Southeast Asia encompasses Siam (today Thailand), Burma, Cambodia, and the Khmer civilization, which spreads over these three countries, as well as Laos and Vietnam, the islands of Java and Indonesia. It is a multi-ethnic region, steeped in two religions that overlap and compliment one another magnificently: Hinduism and Buddhism. I admire in these regions the luxuriance of the largely religious iconography, the beauty of their architecture, and the technical quality of their skills. I love the force of the rites still anchored in daily life, the sense of a powerful aesthetic, which provides us with extremely decorative pieces of great effect in the most contemporary interiors.
India, homeland of the main divinities in the Brahman pantheon, spread its influence to the surrounding countries, allowing for the originality of Thai art, and also the influence of the Khmer, who, in the AD 9th century, would begin to take control of this part of the world, dominating their Mon cousins in Vietnam, Laos, and Cambodia.
I dedicate much interest to Khmer art, which I admire for its coherence and for the richness and quality of detail in its stone carving. Mostly a mural art displayed on the walls of the temples, it is made of fine-grained sandstone, used to depict both Buddhist and Hindu divinities. Although Indian stylistic influences are always obvious, the attempt later on to make freestanding statues testifies to their search for an independent identity.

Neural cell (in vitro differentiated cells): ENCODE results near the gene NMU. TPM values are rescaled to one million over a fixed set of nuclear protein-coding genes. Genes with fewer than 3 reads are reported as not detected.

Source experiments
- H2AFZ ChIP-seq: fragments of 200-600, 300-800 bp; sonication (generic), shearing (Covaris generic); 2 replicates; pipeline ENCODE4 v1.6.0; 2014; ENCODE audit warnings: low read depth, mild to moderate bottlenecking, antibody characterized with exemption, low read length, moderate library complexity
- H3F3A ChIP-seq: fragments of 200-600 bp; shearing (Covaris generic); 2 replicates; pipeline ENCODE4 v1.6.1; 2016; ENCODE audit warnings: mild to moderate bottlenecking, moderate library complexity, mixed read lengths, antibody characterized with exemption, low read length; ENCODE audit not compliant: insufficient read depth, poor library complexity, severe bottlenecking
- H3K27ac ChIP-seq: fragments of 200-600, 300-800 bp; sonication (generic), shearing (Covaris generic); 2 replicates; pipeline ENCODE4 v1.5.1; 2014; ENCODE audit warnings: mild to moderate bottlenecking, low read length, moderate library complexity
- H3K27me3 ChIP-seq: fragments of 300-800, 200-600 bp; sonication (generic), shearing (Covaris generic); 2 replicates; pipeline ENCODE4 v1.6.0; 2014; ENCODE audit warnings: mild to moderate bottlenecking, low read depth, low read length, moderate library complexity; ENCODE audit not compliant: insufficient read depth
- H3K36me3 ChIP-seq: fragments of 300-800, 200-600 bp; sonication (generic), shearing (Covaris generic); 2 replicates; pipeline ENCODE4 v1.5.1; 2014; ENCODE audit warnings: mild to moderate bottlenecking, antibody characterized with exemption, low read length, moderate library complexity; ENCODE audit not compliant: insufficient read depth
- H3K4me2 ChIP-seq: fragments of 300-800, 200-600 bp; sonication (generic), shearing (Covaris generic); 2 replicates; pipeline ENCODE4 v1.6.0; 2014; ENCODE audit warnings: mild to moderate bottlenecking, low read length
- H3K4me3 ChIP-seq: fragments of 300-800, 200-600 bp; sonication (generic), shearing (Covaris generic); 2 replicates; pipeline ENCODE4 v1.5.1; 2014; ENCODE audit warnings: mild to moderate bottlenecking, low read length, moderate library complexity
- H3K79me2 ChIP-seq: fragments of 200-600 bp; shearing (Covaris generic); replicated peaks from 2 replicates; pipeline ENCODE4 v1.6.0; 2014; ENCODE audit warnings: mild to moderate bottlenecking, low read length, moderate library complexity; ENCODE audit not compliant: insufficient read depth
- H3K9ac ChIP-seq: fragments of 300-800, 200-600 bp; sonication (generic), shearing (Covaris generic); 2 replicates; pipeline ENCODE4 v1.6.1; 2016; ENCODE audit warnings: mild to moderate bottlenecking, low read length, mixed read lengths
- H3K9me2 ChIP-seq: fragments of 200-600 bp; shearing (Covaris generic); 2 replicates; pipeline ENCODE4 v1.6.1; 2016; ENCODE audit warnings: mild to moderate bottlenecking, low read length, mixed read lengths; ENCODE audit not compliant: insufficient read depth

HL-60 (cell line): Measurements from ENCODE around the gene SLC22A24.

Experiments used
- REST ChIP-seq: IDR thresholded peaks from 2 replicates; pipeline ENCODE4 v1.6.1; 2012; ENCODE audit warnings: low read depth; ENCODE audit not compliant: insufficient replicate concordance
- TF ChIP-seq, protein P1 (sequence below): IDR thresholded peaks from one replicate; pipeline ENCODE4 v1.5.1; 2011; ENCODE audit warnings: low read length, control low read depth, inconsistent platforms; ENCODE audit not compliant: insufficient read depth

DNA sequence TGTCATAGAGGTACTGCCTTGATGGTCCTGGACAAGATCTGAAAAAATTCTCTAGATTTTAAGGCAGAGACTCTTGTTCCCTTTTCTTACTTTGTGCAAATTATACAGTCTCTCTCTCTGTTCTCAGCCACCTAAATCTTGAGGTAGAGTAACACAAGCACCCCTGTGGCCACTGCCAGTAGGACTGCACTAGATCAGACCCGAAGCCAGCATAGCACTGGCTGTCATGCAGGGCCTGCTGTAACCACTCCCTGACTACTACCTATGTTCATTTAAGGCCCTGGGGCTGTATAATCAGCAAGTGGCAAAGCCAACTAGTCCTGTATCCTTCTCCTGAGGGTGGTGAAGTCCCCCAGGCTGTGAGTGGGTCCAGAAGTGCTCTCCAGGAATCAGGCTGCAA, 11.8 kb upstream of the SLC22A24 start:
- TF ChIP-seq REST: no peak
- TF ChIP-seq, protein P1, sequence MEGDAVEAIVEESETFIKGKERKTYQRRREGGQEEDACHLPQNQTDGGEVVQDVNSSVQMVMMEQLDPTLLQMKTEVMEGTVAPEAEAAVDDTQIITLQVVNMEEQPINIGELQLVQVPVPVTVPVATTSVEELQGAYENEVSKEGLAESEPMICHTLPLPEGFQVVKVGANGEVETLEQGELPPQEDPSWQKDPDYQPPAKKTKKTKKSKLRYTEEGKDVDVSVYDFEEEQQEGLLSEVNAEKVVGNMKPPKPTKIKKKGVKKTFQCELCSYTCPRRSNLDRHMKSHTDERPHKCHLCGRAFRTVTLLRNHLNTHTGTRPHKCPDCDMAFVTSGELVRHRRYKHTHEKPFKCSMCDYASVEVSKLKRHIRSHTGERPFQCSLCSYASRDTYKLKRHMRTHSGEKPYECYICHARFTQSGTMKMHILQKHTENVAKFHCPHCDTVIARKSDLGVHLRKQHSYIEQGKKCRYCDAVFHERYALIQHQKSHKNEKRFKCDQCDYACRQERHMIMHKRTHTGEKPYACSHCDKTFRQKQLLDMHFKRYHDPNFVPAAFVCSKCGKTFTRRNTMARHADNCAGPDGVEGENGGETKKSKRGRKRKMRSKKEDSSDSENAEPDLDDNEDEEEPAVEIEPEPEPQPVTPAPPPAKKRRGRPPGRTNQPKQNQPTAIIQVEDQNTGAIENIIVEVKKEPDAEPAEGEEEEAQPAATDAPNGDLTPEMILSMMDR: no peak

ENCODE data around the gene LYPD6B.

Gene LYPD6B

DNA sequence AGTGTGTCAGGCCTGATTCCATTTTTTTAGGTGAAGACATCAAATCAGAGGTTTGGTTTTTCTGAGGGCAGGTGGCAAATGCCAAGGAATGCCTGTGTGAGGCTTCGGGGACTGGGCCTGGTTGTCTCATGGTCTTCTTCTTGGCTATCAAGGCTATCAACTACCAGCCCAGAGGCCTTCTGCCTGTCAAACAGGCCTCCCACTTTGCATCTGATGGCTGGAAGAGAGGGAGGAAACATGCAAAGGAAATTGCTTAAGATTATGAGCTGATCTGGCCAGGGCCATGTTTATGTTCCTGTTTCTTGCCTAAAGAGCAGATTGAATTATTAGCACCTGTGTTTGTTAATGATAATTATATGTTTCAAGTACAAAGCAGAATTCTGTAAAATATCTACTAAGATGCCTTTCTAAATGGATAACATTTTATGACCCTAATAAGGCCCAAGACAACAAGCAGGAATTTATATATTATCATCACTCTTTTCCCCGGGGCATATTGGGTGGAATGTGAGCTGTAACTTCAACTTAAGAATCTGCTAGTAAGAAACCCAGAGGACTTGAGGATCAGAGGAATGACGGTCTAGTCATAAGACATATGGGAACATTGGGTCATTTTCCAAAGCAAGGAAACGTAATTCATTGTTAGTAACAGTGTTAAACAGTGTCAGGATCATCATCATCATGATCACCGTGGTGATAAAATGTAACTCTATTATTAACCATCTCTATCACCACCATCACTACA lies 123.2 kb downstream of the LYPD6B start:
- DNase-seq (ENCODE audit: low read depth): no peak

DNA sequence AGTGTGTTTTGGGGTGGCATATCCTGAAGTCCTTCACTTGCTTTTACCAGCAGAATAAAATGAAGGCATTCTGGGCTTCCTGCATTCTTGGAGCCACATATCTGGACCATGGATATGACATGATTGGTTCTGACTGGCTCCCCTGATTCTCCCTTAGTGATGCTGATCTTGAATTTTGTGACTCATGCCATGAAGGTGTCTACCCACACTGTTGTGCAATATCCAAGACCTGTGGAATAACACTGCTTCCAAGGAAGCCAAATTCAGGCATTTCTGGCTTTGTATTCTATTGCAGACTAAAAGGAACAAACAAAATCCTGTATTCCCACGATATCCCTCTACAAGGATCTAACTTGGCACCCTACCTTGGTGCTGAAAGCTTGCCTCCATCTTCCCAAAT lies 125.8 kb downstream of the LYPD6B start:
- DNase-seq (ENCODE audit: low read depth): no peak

The Kulen and Koh Ker periods, depicting rigidly sculpted bodies and distinctive smiling heads, embody a remarkable sophisticated beauty. Later Angkor Vat invents what can be considered among the highest achievements in architecture and adornment in the story of humanity. The sculptures are more formal, upright and muscular, and the belts and jewels carved with delicacy are a tribute to elegance. Galerie Golconda collections always offer a wide choice of statues from this region, invariably selected from ancient European collections with pedigree.
The intense trading between the port cities in the area, which created the famous “Maritime Silk Route,” went on to improve communications with China, permitting the circulation of techniques for glazing and decorating ceramics. Java, its jewels and gems, and the fascinating period of the kingdom of Mataram, need to be mentioned. The occasionally naïve and less ancient, but always captivating and highly decorative pieces of Tibetan art are sometimes part of our collections. I also pay tribute to the beauty of some Korean celadon, and Vietnamese pottery. There is a true identity of this part of the world.
We, at Galerie Golconda, are simply fascinated by it.